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OWOE - Introduction To Energy - What does the future of energy in the United States look like?
  Figure 1 - Change in generation and energy efficiency savings under the Clean Power Plan (EIA)
Figure 1 - Change in generation and energy efficiency savings under the Clean Power Plan (EIA)
Figure 2 - Installed Capacity and Generation in 2050 (NREL)
Figure 3 - 80% Renewable generation and capacity in 2050 by region (NREL)
What does the future of energy in the United States look like?

The United States is in the early stage of a new energy revolution that will ultimately change how we get our energy and how we use it. Today, fossil fuels make up approximately 80% of our energy sources. However, the fact that fossil fuels cannot be easily replaced, concerns over climate change and the environment, and the rapid advance in technology associated with renewable energy sources, are moving the country away from fossil fuels. In 2014 approximately half of all new power generation capacity came from wind and solar installations, in 2015 it was 65%, and in 2016 it was 62%. This trend should accelerate in the future, as the cost of new renewable power continues to fall.

In August 2014 President Obamba and the EPA presented the Clean Power Plan as the United State's regulatory tool to address climate change. The plan's primary focus is on carbon dioxide emissions from power plants with key goal to cut carbon dioxide emissions from the power industry to 32 percent below 2005 levels by 2030. In order to achieve the goals of this plan the energy mix in the US will need to undergo a fundamental change. The Energy Information Administration (EIA) anticipates that switching from coal-fired generation to natural gas-fired generation is the predominant compliance strategy as implementation begins, with renewables playing a growing role in the mid-2020s and beyond (see Figure 1). Ultimately, most of the electricity produced by both coal-fired and gas-fired power plants will need to be replaced by renewables. This will require a dramatic increase in wind and solar, both utility-scale and rooftop, as well as biomass power generation capacity. Such a large shift from fossil fuels will require significant investments in the electrical power infrastructure of the US, such as the cost of the new facilities and cost of adding transmission lines to new generating areas. These additional costs are anticipated to be more than offset by reductions in premature deaths, savings in health care costs, and savings associated with climate change at a rate of about $4 savings for every $1 invested.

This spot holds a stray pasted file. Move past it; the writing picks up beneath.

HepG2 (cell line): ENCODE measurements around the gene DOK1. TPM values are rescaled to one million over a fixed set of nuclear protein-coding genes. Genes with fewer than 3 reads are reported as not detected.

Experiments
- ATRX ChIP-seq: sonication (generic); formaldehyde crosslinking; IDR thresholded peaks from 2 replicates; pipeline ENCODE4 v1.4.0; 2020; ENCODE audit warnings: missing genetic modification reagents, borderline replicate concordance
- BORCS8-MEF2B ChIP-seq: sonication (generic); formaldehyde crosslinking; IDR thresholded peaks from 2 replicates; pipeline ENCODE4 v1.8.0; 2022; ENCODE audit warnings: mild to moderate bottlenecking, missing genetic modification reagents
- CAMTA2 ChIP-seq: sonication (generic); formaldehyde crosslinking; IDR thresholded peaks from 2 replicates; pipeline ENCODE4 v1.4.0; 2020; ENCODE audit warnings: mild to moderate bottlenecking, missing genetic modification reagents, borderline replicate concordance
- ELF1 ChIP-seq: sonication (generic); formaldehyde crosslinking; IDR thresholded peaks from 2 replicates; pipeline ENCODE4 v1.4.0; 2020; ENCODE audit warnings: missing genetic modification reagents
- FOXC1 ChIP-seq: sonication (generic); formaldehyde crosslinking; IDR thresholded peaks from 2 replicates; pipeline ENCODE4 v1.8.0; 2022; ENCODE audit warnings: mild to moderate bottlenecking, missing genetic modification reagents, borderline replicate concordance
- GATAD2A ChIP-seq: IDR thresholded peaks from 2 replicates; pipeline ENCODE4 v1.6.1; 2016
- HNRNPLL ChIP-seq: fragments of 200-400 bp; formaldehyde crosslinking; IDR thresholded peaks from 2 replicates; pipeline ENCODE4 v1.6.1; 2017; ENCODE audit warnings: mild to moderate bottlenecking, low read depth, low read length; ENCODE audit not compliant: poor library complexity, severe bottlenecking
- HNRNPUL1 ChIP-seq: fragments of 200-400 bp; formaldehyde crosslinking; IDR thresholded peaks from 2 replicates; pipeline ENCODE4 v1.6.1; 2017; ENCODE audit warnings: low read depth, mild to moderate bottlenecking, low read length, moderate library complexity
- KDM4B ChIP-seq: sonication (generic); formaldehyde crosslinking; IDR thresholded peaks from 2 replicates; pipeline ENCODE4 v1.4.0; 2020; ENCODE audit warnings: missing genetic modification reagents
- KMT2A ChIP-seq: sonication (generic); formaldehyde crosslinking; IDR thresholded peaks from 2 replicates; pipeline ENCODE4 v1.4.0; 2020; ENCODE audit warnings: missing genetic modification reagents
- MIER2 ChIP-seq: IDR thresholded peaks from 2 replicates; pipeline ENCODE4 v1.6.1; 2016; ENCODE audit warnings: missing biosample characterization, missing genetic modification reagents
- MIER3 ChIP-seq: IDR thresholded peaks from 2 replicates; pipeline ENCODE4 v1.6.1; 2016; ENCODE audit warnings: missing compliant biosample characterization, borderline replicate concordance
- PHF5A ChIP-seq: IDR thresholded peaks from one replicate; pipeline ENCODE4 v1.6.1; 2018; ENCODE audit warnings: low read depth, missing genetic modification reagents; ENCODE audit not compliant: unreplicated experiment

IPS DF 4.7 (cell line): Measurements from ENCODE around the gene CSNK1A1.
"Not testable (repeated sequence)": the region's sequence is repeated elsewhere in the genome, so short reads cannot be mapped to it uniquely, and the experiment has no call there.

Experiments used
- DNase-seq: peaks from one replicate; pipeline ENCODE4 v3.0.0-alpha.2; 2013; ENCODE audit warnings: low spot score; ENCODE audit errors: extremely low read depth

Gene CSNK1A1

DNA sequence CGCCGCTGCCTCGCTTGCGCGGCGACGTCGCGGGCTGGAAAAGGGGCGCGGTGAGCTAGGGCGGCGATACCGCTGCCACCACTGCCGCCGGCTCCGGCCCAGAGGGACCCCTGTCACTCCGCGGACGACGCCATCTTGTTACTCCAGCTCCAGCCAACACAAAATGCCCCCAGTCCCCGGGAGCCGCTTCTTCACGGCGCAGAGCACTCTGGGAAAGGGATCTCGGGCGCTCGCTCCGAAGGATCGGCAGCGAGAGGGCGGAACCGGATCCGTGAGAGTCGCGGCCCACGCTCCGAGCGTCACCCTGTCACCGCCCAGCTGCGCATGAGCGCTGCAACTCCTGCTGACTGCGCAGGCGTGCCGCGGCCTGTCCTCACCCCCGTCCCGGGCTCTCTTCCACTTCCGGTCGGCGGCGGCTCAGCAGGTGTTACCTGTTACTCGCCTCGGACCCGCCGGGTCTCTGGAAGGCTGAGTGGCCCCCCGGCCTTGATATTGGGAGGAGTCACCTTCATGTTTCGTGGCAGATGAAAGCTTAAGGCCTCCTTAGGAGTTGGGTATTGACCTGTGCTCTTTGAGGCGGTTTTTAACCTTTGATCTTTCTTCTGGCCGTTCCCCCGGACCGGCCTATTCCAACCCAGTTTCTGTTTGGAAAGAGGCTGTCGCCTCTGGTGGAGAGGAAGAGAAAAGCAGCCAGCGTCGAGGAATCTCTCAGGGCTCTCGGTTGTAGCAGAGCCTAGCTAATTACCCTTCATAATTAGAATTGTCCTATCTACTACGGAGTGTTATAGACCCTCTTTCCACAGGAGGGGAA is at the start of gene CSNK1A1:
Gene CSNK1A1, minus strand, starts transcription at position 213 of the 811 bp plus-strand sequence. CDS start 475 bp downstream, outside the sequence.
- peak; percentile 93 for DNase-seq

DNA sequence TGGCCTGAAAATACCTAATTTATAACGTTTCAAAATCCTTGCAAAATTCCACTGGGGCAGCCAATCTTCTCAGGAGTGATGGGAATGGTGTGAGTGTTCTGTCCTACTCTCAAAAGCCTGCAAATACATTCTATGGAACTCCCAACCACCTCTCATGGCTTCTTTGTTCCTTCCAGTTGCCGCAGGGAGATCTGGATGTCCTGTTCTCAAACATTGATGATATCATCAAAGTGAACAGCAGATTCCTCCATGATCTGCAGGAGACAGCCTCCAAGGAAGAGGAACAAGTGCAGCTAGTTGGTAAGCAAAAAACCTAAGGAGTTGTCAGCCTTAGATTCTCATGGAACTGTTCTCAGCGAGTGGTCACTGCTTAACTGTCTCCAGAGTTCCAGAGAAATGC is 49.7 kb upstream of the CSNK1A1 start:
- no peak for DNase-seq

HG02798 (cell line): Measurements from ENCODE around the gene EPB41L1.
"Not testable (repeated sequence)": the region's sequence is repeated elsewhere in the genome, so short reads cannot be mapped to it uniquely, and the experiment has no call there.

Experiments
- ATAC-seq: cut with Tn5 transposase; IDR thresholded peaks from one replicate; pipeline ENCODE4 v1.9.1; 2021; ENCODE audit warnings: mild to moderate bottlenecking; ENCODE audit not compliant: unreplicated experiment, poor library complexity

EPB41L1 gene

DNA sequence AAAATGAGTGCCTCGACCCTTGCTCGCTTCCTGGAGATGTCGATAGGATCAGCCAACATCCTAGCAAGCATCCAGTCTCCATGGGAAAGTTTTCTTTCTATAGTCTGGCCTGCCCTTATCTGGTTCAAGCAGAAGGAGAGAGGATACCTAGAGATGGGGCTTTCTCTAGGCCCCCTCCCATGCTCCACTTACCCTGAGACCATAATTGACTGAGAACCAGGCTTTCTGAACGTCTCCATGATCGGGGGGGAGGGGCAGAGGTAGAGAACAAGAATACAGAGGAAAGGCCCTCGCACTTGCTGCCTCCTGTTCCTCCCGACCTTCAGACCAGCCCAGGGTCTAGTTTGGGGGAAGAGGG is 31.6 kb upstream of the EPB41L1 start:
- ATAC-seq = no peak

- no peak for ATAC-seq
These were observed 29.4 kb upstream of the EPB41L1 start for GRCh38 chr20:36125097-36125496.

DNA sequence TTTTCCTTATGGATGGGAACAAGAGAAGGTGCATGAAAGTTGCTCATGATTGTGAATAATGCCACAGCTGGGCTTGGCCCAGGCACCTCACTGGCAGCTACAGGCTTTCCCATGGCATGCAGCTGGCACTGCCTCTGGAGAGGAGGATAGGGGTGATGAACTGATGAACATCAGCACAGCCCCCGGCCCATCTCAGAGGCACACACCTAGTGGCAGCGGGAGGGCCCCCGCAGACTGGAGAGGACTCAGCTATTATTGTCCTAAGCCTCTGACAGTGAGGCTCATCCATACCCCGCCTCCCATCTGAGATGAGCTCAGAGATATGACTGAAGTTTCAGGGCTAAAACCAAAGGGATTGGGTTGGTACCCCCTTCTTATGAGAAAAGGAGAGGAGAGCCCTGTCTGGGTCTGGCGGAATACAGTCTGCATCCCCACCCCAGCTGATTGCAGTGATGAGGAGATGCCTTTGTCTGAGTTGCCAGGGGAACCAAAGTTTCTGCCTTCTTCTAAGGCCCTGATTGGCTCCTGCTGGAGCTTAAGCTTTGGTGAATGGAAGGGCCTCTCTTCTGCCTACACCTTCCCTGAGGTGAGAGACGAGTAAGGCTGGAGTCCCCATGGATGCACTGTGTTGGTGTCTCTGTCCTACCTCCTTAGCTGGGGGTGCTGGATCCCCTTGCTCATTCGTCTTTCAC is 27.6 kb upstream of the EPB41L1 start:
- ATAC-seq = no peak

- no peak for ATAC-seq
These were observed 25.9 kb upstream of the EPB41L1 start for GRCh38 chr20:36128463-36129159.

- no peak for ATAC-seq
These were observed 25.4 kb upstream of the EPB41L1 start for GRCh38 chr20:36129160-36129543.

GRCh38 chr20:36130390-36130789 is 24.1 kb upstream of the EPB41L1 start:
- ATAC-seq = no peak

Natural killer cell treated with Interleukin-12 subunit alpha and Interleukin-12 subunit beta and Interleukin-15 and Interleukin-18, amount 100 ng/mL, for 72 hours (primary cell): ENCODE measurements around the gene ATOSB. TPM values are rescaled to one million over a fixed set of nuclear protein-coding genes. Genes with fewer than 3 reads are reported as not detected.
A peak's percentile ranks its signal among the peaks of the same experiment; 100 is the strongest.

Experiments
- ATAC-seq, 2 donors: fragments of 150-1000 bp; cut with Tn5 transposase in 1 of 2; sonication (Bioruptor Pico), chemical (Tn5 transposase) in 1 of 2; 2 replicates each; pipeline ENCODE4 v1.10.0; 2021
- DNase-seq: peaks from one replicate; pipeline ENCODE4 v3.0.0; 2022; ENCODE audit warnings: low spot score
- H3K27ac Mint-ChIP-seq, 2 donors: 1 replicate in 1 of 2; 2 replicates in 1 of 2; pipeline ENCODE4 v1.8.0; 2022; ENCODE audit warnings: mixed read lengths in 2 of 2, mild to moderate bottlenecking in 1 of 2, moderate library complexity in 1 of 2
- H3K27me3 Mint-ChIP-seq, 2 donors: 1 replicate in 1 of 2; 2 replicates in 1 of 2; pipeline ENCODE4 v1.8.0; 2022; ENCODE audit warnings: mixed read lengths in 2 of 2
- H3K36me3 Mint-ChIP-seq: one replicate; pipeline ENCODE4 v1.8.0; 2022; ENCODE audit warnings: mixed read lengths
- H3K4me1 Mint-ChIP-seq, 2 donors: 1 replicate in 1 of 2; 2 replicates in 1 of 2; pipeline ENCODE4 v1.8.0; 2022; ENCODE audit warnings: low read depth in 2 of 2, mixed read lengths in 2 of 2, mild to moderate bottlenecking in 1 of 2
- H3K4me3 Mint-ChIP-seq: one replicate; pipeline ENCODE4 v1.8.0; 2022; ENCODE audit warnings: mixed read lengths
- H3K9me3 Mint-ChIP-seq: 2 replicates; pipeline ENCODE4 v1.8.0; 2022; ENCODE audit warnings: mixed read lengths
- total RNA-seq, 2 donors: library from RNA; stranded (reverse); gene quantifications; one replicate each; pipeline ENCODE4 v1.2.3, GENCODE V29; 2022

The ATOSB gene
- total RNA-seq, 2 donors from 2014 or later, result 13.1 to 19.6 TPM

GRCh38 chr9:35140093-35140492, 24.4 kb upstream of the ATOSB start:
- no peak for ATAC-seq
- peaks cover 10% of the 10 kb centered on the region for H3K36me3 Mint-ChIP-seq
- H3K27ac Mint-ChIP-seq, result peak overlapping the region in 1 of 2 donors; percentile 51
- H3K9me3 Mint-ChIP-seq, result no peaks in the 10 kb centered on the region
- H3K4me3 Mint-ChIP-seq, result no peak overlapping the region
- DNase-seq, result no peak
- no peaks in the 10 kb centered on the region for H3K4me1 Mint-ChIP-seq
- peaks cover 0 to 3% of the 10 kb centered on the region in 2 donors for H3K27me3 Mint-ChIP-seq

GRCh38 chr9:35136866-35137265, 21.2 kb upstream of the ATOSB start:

Some of the fundamental premises of the Clean Power Plan are derived from the 2012 National Renewable Energy Laboratory (NREL) study titled Renewable Electricity Futures Study, which explored the implications and challenges of achieving various renewable electricity generation levels by 2050, with the focus on 80%. Although such a high level of renewable electricity has significant challenges, primarily due to geographical distribution and variability and uncertainty in output, the study concluded that 80% renewables by 2050 could be achieved and would be robust against constraints in transmission, flexibility, and resources.

The study uses an overall mix of electrical generation as 50% variable renewable, with 38% wind, 6% photovoltaic solar, and 6% concentrating solar power, and 30% dispatchable renewables, with 15% hydropower and 15% biomass. The remaining 20% is conventional energy sources, and only a small percentage of storage is included. Figure 2 shows the assumed energy mixes at each level of renewable energy for both total generation and percent total. Figure 3 shows how the 80% scenario would look on a regional basis across the US. For example, the Pacific Northwest would rely more heavily on hydropower, California and the Southwest on solar, the Central Plains on wind, etc.

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